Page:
Responds to use of corporation as a tax shelter if corporate income tax < personal tax and law not amended


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Is A Dual Income Tax Inevitable?

  • A bifurcated tax rate schedule for capital and labor income may be a practical inevitability

    • Corporate income tax is the most important taxon income from capital – and it is basically a flat tax already

    • Corporate income tax rates appear to be trending down, while personal income tax rates appear to be heading up

  • So, the question is not, do we want a dual income tax – but rather, do we want a thoughtful one?

  • Problems in a poorly-implemented Dual Income Tax

    • Continuing misallocations and tax arbitrage opportunities

    • Corporation as a tax shelter

      • “Capital stuffing”

      • “Labor stuffing”


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Experience with Dual Income Taxes

  • Dual income tax systems are not just ivory tower fantasies.

  • For over 15 years the four Nordic countries have experimented with different implementations of dual income taxes.

    • The results have not always been completely successful, but the Nordic experiences can help in making implementation decisions elsewhere.

    • What choice do we have but to at least consider these ideas, considering trends in corporate and individual rates?

  • Other European countries (e.g., Netherlands, Italy, Germany) also have adopted “schedular” systems that include dual income tax principles (e.g. for personal interest income)

    • Some impose low tax on net business income only so long as profits are retained in the business (Italy, Germany, new Norwegian system).


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Dual Income Tax Design Issues

  • A dual income tax applies different tax schedules to capital income and to labor income. The system thus must distinguish between capital and labor income.

    • The classic problem is the case of the small business owner-manager

    • How can we allocate business profits attributable to the owner-manager’s labor from amounts earned by her invested capital?

  • Current U.S. tax techniques for addressing this issue are based on attempts to deduce “reasonable” compensation.

    • This approach is unadministrable and plainly inadequate

  • Preferred Nordic solution has been to isolate “capital income” through a formula, with residual returns treated as “labor income”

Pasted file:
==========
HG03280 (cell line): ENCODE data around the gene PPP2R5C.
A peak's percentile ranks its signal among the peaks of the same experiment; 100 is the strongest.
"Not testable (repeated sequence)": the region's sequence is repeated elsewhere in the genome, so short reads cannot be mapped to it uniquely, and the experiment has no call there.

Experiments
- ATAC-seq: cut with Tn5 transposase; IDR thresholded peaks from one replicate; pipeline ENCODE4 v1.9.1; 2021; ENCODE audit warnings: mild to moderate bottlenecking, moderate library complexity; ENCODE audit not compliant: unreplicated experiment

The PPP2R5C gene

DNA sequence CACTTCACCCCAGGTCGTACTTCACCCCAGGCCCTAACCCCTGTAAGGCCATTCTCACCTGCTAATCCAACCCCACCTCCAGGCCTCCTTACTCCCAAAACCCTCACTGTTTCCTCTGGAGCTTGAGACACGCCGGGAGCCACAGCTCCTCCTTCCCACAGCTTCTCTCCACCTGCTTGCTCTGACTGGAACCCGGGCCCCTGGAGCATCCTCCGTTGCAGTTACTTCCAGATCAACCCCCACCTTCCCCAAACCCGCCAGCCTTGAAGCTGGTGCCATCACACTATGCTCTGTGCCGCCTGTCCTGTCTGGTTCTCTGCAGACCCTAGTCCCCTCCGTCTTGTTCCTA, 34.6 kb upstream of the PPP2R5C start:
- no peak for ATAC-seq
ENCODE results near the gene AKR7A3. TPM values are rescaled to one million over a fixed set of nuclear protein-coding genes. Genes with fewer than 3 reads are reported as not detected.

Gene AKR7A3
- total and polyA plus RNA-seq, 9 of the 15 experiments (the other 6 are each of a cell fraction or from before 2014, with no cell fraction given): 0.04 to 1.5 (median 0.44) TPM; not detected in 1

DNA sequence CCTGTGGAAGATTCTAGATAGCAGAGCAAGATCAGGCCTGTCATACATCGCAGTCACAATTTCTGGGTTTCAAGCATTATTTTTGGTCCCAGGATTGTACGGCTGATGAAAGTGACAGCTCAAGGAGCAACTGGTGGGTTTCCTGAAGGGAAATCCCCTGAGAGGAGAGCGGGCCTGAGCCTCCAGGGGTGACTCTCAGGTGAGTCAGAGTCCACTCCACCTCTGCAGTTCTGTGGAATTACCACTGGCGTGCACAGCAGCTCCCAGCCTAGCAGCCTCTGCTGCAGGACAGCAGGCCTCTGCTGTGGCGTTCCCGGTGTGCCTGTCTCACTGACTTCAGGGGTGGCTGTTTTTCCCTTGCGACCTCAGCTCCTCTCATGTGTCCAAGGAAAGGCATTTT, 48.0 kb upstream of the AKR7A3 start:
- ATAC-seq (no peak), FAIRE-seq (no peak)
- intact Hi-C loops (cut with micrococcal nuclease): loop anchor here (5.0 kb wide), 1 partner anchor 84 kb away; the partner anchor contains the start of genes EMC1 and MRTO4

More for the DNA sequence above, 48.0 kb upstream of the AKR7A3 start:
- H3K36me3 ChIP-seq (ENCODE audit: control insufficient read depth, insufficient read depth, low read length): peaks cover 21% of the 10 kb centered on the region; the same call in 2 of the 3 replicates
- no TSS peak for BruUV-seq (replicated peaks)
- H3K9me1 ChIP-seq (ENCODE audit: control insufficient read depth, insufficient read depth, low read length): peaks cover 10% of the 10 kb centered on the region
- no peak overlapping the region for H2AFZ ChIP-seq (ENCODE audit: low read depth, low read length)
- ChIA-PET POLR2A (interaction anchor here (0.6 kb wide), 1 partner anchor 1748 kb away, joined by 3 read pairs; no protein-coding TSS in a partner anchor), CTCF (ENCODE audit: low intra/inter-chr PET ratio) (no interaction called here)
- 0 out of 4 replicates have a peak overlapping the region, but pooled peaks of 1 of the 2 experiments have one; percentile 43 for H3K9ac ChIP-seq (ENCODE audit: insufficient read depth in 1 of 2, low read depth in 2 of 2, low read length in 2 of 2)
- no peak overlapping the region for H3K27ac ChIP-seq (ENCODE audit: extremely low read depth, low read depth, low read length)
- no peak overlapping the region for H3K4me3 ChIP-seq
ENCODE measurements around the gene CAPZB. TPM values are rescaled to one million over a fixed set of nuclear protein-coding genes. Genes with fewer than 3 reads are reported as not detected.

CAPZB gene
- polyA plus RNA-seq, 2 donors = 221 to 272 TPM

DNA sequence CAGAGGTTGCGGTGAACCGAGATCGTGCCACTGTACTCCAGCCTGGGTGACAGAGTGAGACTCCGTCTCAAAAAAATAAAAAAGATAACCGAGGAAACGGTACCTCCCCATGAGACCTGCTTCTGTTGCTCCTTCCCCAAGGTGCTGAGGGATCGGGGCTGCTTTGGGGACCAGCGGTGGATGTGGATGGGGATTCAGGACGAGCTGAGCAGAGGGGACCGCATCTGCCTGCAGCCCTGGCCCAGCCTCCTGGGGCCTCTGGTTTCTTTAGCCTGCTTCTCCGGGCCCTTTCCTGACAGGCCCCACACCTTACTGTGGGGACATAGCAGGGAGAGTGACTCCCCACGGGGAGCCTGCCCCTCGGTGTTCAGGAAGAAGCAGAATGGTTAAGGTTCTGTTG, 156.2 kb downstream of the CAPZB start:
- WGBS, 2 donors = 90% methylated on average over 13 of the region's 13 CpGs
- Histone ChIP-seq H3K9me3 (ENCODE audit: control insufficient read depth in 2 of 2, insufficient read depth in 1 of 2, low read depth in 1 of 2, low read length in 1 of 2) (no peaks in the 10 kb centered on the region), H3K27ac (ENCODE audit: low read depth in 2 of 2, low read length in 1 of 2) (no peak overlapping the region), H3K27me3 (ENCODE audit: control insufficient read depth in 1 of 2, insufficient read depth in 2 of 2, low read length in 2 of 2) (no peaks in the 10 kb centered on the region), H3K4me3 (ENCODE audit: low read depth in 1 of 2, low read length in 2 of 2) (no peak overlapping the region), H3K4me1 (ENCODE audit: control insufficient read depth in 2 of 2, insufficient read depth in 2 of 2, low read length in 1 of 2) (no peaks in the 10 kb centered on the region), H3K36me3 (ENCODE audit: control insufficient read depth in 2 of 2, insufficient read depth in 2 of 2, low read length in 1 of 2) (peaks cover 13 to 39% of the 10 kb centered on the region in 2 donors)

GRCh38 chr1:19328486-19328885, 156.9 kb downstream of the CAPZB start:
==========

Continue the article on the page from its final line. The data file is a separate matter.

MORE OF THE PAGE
• Nordic states have used a formula that specifies capital income as invested capital x a statutory rate of return

    • A more complex formula could be designed to tailor for different capital income categories, if desired


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Objection 1: It’s Unworkable

  • Dual income tax depends on administrable rules todistinguish between labor and capital income of owner-managers.

  • Issues with the Norwegian dual income tax have been closely studied.

    • Analysis showed that many owner-managers over time avoided income splitting rules by bringing in friends / relatives as investors, to dilute owner-manager below their statutory 2/3 ownership trigger.

    • Norway did not experiment with refining the income splitting trigger, but instead adopted an even more complex and unusual system designed to avoid the issue entirely. New system taxes “normal” returns at low rate, all other returns like labor

    • U.S. anti-avoidance rules in roughly analogous circumstances are more encompassing.


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Objection 2: It’s Unfair

  • Many observers applaud the ideal of the current income tax, that those with the same incomes from any source pay the same tax.

    • A dual income tax, by contrast, would explicitly apply different rate schedules to the two different sources of income.

  • But practice already belies the ideal, since current rules and trends in tax rates create just this distinction:

    • The crazy-quilt of current capital income tax rules produces widely divergent effective tax burdens.

    • The largest single capital income tax component (corporate income tax) already in practice is a flat rate tax. That tax rate is trending down and personal income tax rates up.

  • Recent academic thinking argues that capital is just an accumulated store of prior labor, so that any tax on capital income effectively is a double tax on labor income.

    • Following this analysis, a dual income tax’s reduced rate on capital income is a positive step toward eliminating the double tax burden.